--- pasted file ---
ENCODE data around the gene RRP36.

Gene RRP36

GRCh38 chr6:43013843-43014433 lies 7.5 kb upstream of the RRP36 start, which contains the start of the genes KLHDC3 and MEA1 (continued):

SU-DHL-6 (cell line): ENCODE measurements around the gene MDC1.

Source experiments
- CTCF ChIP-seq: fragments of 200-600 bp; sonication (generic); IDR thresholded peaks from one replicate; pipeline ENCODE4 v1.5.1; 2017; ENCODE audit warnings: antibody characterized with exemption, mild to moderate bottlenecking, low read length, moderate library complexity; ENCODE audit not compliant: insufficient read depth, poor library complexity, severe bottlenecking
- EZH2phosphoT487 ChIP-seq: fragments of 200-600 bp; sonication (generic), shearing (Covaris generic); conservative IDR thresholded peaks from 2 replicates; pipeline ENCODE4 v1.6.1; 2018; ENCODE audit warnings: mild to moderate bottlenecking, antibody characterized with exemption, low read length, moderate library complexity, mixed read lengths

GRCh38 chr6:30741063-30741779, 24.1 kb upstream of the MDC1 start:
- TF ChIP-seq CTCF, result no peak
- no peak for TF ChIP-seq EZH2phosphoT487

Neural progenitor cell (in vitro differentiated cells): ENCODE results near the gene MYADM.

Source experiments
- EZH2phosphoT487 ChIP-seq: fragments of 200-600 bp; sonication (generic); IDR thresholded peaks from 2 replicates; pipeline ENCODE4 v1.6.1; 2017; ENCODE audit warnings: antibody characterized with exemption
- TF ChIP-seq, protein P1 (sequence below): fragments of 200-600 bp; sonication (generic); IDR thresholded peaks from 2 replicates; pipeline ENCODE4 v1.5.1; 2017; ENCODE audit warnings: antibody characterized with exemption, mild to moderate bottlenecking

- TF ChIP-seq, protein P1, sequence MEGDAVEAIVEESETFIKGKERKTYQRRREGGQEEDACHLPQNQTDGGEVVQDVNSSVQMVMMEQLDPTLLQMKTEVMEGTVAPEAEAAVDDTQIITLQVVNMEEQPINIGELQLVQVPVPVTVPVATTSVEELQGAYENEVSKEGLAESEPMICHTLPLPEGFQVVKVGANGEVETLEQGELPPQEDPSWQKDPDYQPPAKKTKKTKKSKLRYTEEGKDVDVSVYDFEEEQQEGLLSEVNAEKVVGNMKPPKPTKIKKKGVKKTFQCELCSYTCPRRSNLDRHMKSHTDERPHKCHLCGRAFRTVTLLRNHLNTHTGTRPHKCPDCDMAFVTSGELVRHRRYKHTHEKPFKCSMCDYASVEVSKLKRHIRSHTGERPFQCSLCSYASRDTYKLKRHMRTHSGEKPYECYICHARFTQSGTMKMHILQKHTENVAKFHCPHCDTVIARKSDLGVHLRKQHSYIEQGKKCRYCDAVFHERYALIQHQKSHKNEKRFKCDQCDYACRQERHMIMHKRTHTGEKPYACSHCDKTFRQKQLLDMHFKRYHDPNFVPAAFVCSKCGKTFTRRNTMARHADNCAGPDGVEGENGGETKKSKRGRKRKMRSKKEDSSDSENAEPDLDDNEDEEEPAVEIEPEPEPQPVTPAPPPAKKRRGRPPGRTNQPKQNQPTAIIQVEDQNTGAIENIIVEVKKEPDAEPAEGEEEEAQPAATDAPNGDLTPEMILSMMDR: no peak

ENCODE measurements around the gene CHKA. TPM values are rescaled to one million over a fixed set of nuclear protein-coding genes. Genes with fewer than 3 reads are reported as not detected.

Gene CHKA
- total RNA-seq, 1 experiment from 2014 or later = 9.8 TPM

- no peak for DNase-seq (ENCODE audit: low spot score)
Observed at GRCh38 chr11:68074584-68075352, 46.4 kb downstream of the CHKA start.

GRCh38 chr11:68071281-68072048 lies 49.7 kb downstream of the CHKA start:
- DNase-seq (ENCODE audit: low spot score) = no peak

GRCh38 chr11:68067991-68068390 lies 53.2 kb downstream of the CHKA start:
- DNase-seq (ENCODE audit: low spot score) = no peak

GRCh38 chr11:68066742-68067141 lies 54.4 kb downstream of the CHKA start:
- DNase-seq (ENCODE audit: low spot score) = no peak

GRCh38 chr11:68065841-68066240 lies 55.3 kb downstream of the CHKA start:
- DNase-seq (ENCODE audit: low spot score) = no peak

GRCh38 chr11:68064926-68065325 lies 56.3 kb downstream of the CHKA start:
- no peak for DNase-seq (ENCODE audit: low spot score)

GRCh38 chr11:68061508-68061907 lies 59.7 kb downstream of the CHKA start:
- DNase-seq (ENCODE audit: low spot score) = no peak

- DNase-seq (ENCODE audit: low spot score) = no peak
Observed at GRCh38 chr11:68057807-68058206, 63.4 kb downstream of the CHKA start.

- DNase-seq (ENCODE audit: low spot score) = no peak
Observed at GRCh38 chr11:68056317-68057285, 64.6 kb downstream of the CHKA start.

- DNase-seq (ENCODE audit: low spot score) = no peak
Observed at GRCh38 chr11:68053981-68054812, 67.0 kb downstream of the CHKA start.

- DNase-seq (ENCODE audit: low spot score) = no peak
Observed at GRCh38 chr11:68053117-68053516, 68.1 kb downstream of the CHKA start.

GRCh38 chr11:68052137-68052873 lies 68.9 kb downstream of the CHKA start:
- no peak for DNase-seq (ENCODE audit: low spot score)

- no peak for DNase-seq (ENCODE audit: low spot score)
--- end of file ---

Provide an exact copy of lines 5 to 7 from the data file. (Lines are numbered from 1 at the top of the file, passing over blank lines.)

Source experiments
- CTCF ChIP-seq: fragments of 200-600 bp; sonication (generic); IDR thresholded peaks from one replicate; pipeline ENCODE4 v1.5.1; 2017; ENCODE audit warnings: antibody characterized with exemption, mild to moderate bottlenecking, low read length, moderate library complexity; ENCODE audit not compliant: insufficient read depth, poor library complexity, severe bottlenecking
- EZH2phosphoT487 ChIP-seq: fragments of 200-600 bp; sonication (generic), shearing (Covaris generic); conservative IDR thresholded peaks from 2 replicates; pipeline ENCODE4 v1.6.1; 2018; ENCODE audit warnings: mild to moderate bottlenecking, antibody characterized with exemption, low read length, moderate library complexity, mixed read lengths